What’s the film about? What does “disabled” mean when a man with no legs can run faster than many Olympic sprinters? With prenatal screening able to predict hundreds of probable conditions, who should determine what kind of people get to be born? If you could augment your body’s abilities in any way imaginable, what would you do and why? From pre-implantation genetic diagnosis to neural implants and bionic limbs, researchers around the world are hard at work developing a myriad of technologies to fix or enhance the human body, but what does it mean to design “better humans” and do we want to? FIXED follows three remarkable people: Continue reading →
Dr. Diekema attested as a qualified doctor in a case of botched circumcision in the superior court of Washington in January 2006. What he said there is quite interesting when we think of his Ashley case justification. I find his views of “surgical risks” and “pediatrician’s moral and ethical responsibilities to analyze risk vs. benefit independent of parents’ desire” totally relevant to the “Ashley treatment” debate.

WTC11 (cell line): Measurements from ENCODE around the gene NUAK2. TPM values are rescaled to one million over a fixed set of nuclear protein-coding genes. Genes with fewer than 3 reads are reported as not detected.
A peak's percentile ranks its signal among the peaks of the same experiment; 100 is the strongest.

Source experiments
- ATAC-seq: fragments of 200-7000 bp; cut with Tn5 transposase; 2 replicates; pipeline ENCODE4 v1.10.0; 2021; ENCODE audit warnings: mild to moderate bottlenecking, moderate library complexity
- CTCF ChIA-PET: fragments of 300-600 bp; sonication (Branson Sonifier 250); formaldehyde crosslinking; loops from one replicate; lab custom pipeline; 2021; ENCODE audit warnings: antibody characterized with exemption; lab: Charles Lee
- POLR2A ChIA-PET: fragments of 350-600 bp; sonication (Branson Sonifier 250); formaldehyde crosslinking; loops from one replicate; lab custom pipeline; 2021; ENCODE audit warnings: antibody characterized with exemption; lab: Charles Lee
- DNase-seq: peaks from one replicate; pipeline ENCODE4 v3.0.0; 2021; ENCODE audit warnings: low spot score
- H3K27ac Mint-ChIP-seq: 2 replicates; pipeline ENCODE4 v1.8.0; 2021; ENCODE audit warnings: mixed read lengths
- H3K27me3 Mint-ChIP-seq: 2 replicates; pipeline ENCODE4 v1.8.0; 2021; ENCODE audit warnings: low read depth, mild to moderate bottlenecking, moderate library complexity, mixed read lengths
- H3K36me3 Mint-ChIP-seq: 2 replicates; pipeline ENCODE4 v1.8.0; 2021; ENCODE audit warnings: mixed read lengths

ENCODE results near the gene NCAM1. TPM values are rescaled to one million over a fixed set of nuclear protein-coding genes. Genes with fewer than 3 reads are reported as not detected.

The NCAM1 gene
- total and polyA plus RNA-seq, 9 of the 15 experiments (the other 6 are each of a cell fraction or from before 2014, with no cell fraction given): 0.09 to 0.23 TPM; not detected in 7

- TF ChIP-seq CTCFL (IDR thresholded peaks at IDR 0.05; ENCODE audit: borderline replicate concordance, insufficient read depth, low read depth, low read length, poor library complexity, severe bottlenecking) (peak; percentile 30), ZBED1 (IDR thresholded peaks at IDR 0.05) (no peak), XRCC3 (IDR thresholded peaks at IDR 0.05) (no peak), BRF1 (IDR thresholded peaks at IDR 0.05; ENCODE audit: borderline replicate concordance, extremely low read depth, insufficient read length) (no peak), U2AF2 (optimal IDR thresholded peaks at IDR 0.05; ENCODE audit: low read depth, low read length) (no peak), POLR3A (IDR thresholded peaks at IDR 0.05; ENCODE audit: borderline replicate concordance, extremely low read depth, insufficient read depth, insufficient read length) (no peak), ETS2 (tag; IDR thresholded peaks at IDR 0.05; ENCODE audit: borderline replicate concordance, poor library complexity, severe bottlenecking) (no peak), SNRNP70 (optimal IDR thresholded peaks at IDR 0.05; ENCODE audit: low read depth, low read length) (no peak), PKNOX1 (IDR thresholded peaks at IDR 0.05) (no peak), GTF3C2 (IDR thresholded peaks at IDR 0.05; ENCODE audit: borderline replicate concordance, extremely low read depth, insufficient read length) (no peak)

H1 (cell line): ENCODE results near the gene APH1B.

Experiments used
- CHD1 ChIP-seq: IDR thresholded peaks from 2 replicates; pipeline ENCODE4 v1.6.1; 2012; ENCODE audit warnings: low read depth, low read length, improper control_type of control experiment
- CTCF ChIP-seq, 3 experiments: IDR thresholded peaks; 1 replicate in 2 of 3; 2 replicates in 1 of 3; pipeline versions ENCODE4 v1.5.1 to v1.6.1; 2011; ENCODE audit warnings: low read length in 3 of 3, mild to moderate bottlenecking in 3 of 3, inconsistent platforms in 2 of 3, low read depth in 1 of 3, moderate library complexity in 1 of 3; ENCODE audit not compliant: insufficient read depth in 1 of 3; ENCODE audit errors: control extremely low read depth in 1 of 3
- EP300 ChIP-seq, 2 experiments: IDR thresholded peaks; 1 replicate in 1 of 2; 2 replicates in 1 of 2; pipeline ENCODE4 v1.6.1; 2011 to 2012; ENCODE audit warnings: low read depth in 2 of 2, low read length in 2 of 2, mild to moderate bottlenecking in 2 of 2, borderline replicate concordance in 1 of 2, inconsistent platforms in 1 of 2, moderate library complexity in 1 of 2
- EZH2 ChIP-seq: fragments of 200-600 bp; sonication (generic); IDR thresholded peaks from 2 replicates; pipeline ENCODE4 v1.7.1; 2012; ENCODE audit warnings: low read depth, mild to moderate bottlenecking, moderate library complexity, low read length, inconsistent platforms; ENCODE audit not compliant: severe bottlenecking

For example, he says, “Non-therapeutic procedures that involve excessive risk should be avoided. An appendectomy on a healthy child, who has no history or symptoms of an appendicitis and who is not undergoing an abdominal surgery for other therapeutic reasons, for instance, would not be ethically justifiable because the absence of benefit to the child would not justify the surgical risks.” Continue reading →
Many stories like this (this one from the Mirror; h/t Velvet Martin) out there. Does anyone know the legislative basis for these interventions in the UK? One prong in many pieces of eugenics legislation was “incapable of parenting”–the other was “prospect of transmission of mental defectiveness”. So this makes you wonder how far we are from that eugenic past.
On Mother’s Day.. the heart warming story of a girl who had to fight for the right to bring up her own child